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Page last updated at 18:39 GMT, Tuesday, 15 February 2011

Football League chairman Clarke delivers debt warning

By Gordon Farquhar
BBC sports news correspondent

Selhurst Park
Several Football League clubs, such as Palace, have been in administration

Football is "heading for the precipice" because of excessive debt levels, a leading figure in the game has warned.

Football League chief Greg Clarke was giving evidence to a government inquiry into the governance of the game.

"Debt is the biggest problem," he said. "If I had to list the 10 things about football that keep me awake at night, it would be debt one to 10.

"The level of debt is unsustainable. We are heading for the precipice and will get there quicker than people think."

The Football League is working towards producing a five-year plan that will provide a road map for its 72 clubs.

Clarke said it would provide a blunt message about the financial future.

"We will hope to catalyse change," he told a Departure for Culture, Media and Sport select committee. "We will share it with our chairmen and say this where you are going unless you change now."

Clarke warned of football's reluctance to accept new ideas.

Football can be a bit backward looking - there's a penchant not to change

Greg Clarke
Football League chairman

"Football can be a bit backward looking - there's a penchant not to change," he said.

Typically, a meeting of club chairmen might agree things were not right, Clarke said, but would not produce a plan to make things better.

MPs on the select committee asked questions about the controversial football creditors rule, which demands that football debts are the first priority for clubs which fall into financial difficulty.

Her Majesties Revenue and Customs have long complained about the rule, as it places paying debts to football clubs ahead of repaying the public purse.

"I came in to this job thinking the football creditors rule was an outrage," Clarke said.

"[But] the alternative could well see Football League clubs going out of business. What we're doing is trying to find a more palatable alternative."

Clarke said Uefa's financial fair play measures could be a template for the Championship but said he did not believe in direct salary caps.

Answering questions about the suitability of some club owners and directors to be involved in football, he drew on his substantial commercial experience.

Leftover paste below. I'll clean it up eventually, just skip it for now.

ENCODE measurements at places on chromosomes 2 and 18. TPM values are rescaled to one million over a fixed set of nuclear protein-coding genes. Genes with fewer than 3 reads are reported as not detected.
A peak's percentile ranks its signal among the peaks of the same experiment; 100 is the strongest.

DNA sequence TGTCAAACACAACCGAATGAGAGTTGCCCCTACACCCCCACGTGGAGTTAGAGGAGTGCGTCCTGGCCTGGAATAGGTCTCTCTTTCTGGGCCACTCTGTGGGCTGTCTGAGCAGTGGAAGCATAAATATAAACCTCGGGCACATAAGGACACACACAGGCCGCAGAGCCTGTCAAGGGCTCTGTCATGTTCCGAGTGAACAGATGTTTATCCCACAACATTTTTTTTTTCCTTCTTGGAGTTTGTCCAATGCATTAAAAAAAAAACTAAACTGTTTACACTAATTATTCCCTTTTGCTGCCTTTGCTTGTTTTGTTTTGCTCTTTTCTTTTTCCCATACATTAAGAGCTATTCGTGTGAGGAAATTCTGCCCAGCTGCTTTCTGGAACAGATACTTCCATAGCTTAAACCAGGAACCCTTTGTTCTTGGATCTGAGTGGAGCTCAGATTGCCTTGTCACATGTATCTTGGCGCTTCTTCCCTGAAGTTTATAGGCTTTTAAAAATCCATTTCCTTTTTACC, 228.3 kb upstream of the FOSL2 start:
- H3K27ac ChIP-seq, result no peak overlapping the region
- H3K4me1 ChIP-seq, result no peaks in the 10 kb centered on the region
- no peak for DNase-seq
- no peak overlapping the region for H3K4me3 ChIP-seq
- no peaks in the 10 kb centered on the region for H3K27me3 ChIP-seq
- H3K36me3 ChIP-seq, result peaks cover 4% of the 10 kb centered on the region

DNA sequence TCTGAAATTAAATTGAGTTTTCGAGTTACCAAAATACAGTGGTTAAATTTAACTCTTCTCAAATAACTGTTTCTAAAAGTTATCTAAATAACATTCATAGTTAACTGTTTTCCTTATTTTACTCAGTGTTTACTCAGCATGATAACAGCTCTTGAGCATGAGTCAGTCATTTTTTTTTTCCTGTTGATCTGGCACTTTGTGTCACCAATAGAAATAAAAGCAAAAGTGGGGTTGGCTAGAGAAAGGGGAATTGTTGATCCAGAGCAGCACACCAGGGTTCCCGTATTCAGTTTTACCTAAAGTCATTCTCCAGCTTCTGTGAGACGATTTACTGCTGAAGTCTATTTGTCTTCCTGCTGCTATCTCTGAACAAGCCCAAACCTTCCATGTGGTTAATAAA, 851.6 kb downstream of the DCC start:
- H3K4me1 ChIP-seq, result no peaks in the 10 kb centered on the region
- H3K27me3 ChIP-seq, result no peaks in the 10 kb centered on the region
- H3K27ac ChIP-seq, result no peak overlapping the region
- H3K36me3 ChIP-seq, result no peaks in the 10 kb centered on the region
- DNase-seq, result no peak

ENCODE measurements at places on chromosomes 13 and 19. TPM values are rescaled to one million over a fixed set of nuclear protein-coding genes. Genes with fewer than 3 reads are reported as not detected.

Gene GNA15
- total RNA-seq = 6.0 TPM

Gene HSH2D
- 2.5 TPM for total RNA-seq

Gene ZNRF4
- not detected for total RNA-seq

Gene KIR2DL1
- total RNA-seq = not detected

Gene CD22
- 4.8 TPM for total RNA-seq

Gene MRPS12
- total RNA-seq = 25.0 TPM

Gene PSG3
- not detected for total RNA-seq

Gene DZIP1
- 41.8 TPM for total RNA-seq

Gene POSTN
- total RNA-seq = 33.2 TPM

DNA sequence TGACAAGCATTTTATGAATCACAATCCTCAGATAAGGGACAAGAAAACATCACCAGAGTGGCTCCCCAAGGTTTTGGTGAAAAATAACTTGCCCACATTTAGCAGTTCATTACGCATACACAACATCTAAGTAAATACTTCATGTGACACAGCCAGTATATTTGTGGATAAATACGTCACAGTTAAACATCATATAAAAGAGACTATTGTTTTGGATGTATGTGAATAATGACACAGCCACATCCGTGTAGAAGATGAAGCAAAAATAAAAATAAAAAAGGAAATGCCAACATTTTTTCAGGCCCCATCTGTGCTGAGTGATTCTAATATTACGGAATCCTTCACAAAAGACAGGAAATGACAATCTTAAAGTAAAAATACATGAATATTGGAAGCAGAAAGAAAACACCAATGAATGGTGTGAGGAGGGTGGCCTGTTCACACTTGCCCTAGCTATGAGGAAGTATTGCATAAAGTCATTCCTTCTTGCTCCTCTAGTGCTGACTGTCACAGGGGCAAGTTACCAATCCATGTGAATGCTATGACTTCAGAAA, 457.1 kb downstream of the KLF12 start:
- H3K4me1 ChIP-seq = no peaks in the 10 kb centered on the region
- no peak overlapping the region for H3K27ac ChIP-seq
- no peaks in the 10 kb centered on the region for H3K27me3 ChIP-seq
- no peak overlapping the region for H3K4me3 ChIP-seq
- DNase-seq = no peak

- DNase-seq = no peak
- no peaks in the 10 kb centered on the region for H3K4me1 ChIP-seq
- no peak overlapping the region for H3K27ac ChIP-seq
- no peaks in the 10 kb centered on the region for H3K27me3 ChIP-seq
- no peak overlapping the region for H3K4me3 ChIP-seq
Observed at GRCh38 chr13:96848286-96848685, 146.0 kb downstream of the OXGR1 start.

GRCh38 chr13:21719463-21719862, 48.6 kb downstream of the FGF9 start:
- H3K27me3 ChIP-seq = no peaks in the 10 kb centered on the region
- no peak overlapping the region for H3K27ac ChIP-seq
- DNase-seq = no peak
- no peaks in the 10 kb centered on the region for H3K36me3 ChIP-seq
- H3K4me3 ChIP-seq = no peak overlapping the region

"The one thing you do in business is to carry out due diligence on your partners," he said, although he conceded it was not practical to "dig into the background of everyone".

"Largely, our process is of self certification," he added.

Clarke warned of undesirable characters around the fringes of the game, referring at one point to a warning sent out to clubs to avoid a group of people he referred to as "a bunch of crooks" who had used three aliases in an attempt to get a foothold into a club.

Gordon Taylor, chief executive of the Professional Footballers' Association, told the inquiry that two thirds of the 92 league clubs had faced financial difficulties.

Sheffield Wednesday and Plymouth are just two Football League clubs to have faced winding-up orders recently, while Crystal Palace entered administration in January 2010 before being bought by a consortium made up of several wealthy fans.

The Department for Culture, Media and Sport select committee is holding a series of hearings over the coming weeks before making its report to Parliament.

The Sports Minister Hugh Robertson has described football as "the worst run sport in the country".



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see also
New FA chairman defends Richards
09 Feb 11 |  Premier League
FA changes impossible - Triesman
08 Feb 11 |  Football
Is football fit for purpose?
08 Feb 11 |  Premier League
FA unfit for purpose, says Caborn
05 Jul 10 |  Football


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